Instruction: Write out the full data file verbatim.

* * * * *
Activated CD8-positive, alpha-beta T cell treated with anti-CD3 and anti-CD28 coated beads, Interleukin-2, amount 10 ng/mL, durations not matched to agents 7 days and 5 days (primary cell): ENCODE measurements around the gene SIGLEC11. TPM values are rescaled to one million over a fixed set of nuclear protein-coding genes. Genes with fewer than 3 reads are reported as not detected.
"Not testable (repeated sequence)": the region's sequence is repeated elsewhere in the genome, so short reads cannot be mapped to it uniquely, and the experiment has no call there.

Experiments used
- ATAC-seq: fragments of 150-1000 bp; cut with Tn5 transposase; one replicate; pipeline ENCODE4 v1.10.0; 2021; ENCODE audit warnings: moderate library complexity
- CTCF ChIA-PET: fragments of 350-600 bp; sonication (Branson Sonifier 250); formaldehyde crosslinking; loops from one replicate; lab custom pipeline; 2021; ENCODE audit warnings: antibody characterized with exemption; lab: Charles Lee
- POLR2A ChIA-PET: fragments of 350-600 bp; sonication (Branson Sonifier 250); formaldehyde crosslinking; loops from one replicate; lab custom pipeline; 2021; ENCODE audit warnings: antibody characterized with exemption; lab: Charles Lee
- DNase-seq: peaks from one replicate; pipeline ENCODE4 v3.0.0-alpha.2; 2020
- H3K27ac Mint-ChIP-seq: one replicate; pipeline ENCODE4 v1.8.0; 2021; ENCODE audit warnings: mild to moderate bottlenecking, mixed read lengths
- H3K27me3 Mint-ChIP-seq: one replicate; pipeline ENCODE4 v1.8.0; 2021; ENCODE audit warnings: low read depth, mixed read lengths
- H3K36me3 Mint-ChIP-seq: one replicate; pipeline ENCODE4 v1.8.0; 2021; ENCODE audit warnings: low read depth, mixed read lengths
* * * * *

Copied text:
Activated CD8-positive, alpha-beta T cell treated with anti-CD3 and anti-CD28 coated beads, Interleukin-2, amount 10 ng/mL, durations not matched to agents 7 days and 5 days (primary cell): ENCODE measurements around the gene SIGLEC11. TPM values are rescaled to one million over a fixed set of nuclear protein-coding genes. Genes with fewer than 3 reads are reported as not detected.
"Not testable (repeated sequence)": the region's sequence is repeated elsewhere in the genome, so short reads cannot be mapped to it uniquely, and the experiment has no call there.

Experiments used
- ATAC-seq: fragments of 150-1000 bp; cut with Tn5 transposase; one replicate; pipeline ENCODE4 v1.10.0; 2021; ENCODE audit warnings: moderate library complexity
- CTCF ChIA-PET: fragments of 350-600 bp; sonication (Branson Sonifier 250); formaldehyde crosslinking; loops from one replicate; lab custom pipeline; 2021; ENCODE audit warnings: antibody characterized with exemption; lab: Charles Lee
- POLR2A ChIA-PET: fragments of 350-600 bp; sonication (Branson Sonifier 250); formaldehyde crosslinking; loops from one replicate; lab custom pipeline; 2021; ENCODE audit warnings: antibody characterized with exemption; lab: Charles Lee
- DNase-seq: peaks from one replicate; pipeline ENCODE4 v3.0.0-alpha.2; 2020
- H3K27ac Mint-ChIP-seq: one replicate; pipeline ENCODE4 v1.8.0; 2021; ENCODE audit warnings: mild to moderate bottlenecking, mixed read lengths
- H3K27me3 Mint-ChIP-seq: one replicate; pipeline ENCODE4 v1.8.0; 2021; ENCODE audit warnings: low read depth, mixed read lengths
- H3K36me3 Mint-ChIP-seq: one replicate; pipeline ENCODE4 v1.8.0; 2021; ENCODE audit warnings: low read depth, mixed read lengths